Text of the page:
Have you put on some extra pounds?
Your lack of sleep may be to blame.
Experts say there is a clear link between sleep deprivation and weight gain.
The reason has to do with hormones: Sleep-deprived bodies produce high levels of ghrelin, a hormone that tells the brain when it’s time to eat. At the same time, sleep-deprived bodies secrete less leptin, a hormone that helps you feel full and satisfied.
“If you sleep less, you will feel more hungry, and you'll go for the carb-rich food to give you a boost of energy," said Dr. Belen Esparis, medical director of Mount Sinai Medical Center’s Sleep Disorders Center and Laboratory.
“Nobody wants a salad when they are tired," she added.
Sleeping fewer hours can also throw off your circadian rhythm, or the body's internal 24-hour clock. For example, people who sleep from midnight until 5 a.m. might be prone to have a light breakfast, but snack after dinner, Esparis said.
“The fact that they are eating after dinner has to do with their own internal clock being disrupted by lack of sleep," Esparis said.
That's not the only reason sleep deprivation can lead to weight gain.
Exhausted people are far less likely to be active, said Dr. Alberto Ramos, co-director of the UHealth Sleep Medicine Program.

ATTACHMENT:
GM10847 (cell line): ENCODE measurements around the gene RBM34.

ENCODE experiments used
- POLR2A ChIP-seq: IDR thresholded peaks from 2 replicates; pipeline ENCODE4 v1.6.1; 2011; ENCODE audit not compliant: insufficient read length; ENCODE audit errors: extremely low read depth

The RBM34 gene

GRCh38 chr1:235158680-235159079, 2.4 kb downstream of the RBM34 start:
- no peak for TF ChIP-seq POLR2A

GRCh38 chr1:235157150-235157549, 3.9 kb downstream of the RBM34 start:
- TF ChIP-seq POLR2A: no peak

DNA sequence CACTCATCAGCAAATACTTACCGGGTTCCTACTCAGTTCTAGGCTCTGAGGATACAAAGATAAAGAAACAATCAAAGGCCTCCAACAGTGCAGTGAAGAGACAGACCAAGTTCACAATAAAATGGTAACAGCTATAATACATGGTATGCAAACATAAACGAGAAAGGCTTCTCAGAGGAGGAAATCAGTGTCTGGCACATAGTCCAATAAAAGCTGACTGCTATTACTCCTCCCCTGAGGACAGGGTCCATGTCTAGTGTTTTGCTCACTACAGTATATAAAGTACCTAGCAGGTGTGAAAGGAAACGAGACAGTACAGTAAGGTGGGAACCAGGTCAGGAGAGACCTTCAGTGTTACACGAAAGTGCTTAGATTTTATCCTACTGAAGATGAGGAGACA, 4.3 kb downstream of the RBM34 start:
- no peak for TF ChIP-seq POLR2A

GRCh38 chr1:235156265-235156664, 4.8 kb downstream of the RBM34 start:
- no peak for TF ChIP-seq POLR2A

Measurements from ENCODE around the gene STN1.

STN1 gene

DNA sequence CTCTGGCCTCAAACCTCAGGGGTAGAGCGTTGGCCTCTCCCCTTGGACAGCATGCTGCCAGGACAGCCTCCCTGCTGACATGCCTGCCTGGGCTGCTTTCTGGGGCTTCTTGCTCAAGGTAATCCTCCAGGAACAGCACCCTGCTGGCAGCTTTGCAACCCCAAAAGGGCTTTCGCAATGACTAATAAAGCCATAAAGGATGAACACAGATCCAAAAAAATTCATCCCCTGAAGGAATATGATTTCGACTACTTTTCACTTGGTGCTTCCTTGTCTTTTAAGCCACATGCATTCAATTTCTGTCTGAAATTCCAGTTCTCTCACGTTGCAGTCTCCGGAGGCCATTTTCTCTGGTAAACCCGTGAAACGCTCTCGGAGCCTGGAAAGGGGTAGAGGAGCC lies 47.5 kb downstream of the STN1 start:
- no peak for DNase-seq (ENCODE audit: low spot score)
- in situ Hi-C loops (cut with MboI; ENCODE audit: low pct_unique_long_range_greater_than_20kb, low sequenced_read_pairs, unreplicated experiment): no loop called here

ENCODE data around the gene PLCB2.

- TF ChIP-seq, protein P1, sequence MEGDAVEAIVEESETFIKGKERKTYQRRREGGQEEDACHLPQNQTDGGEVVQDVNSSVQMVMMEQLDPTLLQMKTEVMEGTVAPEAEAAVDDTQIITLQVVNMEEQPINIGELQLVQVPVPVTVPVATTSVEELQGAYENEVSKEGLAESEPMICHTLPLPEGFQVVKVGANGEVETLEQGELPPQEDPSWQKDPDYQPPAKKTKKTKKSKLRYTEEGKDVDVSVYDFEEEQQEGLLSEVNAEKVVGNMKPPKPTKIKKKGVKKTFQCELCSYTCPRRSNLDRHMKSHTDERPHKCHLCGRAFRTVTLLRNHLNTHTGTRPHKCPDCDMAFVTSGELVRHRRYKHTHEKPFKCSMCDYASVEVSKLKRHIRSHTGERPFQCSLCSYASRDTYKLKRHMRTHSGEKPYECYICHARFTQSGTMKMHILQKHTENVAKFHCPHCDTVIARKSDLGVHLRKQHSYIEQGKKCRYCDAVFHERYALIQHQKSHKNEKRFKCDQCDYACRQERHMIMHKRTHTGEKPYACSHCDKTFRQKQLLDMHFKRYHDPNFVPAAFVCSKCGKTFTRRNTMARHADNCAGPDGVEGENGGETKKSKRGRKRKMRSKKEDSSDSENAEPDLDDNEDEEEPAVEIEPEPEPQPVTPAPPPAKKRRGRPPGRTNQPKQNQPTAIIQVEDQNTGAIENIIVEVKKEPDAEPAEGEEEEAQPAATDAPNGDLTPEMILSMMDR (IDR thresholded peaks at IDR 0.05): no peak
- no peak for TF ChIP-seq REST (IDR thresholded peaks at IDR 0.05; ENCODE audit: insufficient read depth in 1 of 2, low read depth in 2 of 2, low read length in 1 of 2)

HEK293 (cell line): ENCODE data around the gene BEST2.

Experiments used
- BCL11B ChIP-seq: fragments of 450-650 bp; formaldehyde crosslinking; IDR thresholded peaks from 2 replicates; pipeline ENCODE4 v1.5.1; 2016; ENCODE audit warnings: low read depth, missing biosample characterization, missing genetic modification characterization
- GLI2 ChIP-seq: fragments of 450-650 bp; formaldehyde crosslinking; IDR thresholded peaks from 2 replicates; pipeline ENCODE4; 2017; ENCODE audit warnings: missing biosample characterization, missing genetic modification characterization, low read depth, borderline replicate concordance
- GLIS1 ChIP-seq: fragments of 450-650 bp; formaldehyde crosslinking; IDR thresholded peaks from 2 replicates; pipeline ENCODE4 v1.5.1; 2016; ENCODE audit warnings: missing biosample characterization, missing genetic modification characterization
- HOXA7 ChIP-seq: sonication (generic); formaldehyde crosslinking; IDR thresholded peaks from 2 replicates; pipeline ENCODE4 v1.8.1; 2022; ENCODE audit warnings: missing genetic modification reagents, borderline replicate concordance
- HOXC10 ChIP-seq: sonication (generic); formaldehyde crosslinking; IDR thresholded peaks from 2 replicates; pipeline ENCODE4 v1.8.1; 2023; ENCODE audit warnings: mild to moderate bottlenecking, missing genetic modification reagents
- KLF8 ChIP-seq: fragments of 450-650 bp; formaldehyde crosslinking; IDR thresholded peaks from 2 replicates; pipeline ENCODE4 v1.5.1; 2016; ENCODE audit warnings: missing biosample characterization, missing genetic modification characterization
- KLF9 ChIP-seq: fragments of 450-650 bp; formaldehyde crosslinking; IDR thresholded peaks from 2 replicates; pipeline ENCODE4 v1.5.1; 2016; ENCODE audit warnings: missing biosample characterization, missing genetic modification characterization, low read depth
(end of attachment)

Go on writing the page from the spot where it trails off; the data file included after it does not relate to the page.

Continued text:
“In the afternoon, you don’t feel like going to the gym, you just want to crash,” said Ramos, who is also an assistant professor of neurology at the University of Miami Miller School of Medicine.
For people looking to lose or maintain their weight, doctors say sleep is as important as diet and exercise.
Said Ramos: “We, as sleep doctors, are making a push to make sleep the third leg of the table. To have a healthy lifestyle, you should have a good diet, a good exercise and good sleep."
There are other health benefits, too.
“Good sleep hygiene is really an important thing to not only make you feel refreshed, but to decrease your chance of obesity, diabetes, heart disease and possibly cancer," said Dr. Timothy Grant, medical director of the Baptist Sleep Center at Sunset.
Sleep deprivation, on the other hand, can lead to insulin resistance and even sleepwalking, Grant said.
Experts say most people need between seven and eight hours of sleep each night. The exact time varies from person to person.
“But very few people can get along with less sleep," said Grant. “Most of us try to push through it, and we end up with a sleep debt."
Even you can't squeeze seven hours of sleep into your schedule, doctors say you should make concessions to get as many hours as possible.
“TiVo that show and get the extra 30 minutes of sleep," said Grant. “It will be well worth it."